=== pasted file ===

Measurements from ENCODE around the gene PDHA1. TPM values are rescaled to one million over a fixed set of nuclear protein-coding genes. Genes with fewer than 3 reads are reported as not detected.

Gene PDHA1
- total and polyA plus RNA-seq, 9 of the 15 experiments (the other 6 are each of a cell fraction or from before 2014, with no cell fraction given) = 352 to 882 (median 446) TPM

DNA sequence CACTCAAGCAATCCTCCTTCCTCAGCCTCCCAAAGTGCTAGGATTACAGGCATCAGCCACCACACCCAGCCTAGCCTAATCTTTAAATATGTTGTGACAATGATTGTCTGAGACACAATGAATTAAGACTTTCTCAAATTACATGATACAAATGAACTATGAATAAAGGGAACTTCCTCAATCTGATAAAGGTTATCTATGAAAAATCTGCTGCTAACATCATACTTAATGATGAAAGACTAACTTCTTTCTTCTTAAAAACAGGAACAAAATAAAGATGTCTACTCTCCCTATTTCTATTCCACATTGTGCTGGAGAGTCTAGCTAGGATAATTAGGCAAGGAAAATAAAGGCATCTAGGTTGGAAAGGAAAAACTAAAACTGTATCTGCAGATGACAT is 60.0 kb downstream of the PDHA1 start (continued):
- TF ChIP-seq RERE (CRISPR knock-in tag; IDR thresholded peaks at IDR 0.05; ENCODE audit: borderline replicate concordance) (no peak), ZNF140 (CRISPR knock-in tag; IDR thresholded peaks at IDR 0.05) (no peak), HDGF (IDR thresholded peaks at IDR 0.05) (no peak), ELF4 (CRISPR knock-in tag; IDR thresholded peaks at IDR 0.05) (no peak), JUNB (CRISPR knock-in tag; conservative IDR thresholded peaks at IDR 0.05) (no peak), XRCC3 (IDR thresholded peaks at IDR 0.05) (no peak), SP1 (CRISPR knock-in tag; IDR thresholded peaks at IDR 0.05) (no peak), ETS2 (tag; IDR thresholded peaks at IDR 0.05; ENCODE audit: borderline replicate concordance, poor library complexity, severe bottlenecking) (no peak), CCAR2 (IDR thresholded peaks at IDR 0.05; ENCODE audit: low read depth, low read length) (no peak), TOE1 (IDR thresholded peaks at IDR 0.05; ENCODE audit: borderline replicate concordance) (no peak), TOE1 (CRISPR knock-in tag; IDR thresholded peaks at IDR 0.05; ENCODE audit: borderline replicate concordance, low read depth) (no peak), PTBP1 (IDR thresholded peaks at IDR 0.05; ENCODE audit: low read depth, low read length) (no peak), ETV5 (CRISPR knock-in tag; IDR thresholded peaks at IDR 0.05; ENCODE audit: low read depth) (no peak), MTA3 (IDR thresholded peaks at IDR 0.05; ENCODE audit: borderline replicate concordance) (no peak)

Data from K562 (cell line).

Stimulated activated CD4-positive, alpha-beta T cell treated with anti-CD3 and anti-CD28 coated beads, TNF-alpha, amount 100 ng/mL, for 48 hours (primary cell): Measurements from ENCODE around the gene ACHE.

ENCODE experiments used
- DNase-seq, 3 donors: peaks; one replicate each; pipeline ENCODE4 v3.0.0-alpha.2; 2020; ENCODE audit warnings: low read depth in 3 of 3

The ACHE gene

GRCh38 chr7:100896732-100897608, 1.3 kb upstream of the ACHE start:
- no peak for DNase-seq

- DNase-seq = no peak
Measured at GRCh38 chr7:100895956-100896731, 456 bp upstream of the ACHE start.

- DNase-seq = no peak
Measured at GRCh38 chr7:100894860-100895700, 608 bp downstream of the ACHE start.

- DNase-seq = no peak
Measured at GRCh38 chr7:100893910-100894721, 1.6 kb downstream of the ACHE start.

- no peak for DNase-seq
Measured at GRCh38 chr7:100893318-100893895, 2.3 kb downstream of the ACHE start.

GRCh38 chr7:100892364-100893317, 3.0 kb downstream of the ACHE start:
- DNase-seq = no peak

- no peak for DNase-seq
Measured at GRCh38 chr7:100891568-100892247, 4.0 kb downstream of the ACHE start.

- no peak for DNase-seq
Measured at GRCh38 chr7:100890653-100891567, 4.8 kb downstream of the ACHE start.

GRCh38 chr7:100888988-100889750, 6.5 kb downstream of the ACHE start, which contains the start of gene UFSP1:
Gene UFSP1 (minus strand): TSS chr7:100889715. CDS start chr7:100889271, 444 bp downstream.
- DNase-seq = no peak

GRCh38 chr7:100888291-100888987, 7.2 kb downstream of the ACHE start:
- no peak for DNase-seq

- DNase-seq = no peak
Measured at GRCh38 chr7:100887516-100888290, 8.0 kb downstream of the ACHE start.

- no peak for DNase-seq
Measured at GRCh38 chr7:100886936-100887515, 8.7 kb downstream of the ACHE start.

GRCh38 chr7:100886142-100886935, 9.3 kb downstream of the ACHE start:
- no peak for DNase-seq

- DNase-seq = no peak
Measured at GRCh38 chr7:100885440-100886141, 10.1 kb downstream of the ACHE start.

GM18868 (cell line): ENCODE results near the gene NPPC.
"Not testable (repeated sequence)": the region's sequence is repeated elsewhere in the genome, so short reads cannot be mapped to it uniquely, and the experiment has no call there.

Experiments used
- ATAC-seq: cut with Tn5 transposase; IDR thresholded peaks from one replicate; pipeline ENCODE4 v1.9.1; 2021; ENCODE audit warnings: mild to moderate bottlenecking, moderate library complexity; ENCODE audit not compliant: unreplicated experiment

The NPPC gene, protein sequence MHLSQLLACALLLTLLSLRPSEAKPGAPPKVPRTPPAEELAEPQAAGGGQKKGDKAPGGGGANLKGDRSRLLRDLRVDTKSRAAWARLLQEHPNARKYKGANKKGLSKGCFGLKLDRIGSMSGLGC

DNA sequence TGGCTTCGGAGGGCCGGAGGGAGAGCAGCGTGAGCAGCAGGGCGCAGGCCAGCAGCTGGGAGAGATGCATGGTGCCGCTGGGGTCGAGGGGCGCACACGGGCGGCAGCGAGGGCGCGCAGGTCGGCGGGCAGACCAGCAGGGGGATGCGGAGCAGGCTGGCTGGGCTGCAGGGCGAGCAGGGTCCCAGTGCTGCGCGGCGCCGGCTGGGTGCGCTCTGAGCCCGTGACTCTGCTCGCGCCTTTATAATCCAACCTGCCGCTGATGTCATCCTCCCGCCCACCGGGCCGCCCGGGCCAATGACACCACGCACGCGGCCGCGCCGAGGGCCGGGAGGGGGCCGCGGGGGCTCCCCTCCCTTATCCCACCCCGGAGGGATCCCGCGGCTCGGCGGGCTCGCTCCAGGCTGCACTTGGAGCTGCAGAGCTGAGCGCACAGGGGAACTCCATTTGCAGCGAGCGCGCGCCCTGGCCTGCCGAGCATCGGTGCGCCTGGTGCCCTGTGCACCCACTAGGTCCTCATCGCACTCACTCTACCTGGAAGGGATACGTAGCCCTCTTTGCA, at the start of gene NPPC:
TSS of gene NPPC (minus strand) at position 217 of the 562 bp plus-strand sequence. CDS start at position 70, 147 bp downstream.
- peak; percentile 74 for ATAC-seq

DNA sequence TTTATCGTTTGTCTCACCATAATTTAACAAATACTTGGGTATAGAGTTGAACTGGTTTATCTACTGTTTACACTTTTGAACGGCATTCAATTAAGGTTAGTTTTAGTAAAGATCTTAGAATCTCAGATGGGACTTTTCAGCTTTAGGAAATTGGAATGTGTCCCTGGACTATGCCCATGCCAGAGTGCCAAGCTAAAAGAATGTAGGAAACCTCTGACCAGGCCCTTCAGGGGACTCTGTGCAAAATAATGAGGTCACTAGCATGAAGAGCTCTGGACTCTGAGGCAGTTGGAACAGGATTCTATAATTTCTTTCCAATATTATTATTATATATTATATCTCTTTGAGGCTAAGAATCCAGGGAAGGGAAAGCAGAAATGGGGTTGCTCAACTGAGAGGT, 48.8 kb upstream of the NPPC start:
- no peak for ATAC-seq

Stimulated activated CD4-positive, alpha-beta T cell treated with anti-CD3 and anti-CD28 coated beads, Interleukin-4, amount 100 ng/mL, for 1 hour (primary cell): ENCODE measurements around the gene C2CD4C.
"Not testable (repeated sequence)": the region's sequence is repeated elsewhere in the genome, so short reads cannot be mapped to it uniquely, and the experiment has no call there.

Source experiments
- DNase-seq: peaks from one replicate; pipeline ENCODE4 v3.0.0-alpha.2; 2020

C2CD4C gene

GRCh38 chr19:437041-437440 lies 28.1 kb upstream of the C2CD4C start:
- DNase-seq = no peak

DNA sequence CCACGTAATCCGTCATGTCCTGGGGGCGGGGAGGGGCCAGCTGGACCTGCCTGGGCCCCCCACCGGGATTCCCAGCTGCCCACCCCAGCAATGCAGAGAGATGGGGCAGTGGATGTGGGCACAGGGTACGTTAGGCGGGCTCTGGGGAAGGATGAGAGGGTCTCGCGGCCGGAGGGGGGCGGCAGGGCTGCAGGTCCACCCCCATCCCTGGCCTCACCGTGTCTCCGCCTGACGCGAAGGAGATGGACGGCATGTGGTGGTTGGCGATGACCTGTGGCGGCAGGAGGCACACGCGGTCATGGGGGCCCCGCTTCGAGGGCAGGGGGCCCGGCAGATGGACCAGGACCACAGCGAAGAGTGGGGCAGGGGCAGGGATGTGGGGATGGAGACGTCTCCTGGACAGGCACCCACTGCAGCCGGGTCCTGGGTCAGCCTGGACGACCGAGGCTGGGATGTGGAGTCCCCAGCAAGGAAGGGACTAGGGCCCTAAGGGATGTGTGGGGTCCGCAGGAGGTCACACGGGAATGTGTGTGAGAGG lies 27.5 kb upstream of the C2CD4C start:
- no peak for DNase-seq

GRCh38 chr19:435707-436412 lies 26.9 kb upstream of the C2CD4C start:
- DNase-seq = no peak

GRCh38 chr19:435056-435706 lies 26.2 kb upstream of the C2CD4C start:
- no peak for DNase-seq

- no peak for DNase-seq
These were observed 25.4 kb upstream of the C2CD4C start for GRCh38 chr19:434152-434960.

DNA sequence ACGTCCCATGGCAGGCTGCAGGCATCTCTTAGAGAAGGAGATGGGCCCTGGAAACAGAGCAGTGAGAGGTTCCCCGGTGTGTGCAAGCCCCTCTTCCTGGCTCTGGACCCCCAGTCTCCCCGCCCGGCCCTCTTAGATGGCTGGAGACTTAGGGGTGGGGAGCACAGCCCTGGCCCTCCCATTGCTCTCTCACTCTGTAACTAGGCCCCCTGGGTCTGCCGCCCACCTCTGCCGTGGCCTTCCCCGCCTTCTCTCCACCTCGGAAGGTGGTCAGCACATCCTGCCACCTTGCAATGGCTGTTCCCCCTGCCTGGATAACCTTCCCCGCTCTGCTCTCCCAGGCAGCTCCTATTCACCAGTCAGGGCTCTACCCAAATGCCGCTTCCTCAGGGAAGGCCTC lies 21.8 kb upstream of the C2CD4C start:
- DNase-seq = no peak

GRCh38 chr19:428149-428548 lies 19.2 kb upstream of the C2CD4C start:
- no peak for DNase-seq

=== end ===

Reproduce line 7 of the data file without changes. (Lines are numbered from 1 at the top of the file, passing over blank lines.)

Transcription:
Stimulated activated CD4-positive, alpha-beta T cell treated with anti-CD3 and anti-CD28 coated beads, TNF-alpha, amount 100 ng/mL, for 48 hours (primary cell): Measurements from ENCODE around the gene ACHE.